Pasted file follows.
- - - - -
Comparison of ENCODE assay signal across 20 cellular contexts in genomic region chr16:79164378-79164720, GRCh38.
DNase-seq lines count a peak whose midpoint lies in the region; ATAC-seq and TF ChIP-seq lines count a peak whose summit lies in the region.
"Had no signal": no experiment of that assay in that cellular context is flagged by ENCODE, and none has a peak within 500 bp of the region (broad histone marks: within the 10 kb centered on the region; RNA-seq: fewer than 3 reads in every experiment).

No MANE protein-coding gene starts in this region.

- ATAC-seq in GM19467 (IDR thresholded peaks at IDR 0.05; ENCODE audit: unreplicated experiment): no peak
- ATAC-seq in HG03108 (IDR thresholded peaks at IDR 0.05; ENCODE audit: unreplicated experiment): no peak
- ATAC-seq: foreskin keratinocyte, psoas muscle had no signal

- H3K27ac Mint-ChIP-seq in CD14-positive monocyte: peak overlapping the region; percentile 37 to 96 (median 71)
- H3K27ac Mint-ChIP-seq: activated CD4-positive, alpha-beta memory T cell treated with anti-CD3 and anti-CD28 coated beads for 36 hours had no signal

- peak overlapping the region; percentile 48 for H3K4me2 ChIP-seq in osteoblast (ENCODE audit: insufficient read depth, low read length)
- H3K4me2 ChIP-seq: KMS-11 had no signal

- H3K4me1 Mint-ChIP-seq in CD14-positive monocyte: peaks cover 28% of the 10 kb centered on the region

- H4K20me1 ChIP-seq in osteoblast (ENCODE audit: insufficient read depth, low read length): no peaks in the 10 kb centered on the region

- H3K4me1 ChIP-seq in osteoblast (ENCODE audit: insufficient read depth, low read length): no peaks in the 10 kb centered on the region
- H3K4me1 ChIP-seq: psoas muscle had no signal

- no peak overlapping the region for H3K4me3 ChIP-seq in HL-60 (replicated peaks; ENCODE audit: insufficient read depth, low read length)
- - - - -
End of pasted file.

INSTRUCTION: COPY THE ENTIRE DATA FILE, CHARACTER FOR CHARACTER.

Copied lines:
Comparison of ENCODE assay signal across 20 cellular contexts in genomic region chr16:79164378-79164720, GRCh38.
DNase-seq lines count a peak whose midpoint lies in the region; ATAC-seq and TF ChIP-seq lines count a peak whose summit lies in the region.
"Had no signal": no experiment of that assay in that cellular context is flagged by ENCODE, and none has a peak within 500 bp of the region (broad histone marks: within the 10 kb centered on the region; RNA-seq: fewer than 3 reads in every experiment).

No MANE protein-coding gene starts in this region.

- ATAC-seq in GM19467 (IDR thresholded peaks at IDR 0.05; ENCODE audit: unreplicated experiment): no peak
- ATAC-seq in HG03108 (IDR thresholded peaks at IDR 0.05; ENCODE audit: unreplicated experiment): no peak
- ATAC-seq: foreskin keratinocyte, psoas muscle had no signal

- H3K27ac Mint-ChIP-seq in CD14-positive monocyte: peak overlapping the region; percentile 37 to 96 (median 71)
- H3K27ac Mint-ChIP-seq: activated CD4-positive, alpha-beta memory T cell treated with anti-CD3 and anti-CD28 coated beads for 36 hours had no signal

- peak overlapping the region; percentile 48 for H3K4me2 ChIP-seq in osteoblast (ENCODE audit: insufficient read depth, low read length)
- H3K4me2 ChIP-seq: KMS-11 had no signal

- H3K4me1 Mint-ChIP-seq in CD14-positive monocyte: peaks cover 28% of the 10 kb centered on the region

- H4K20me1 ChIP-seq in osteoblast (ENCODE audit: insufficient read depth, low read length): no peaks in the 10 kb centered on the region

- H3K4me1 ChIP-seq in osteoblast (ENCODE audit: insufficient read depth, low read length): no peaks in the 10 kb centered on the region
- H3K4me1 ChIP-seq: psoas muscle had no signal

- no peak overlapping the region for H3K4me3 ChIP-seq in HL-60 (replicated peaks; ENCODE audit: insufficient read depth, low read length)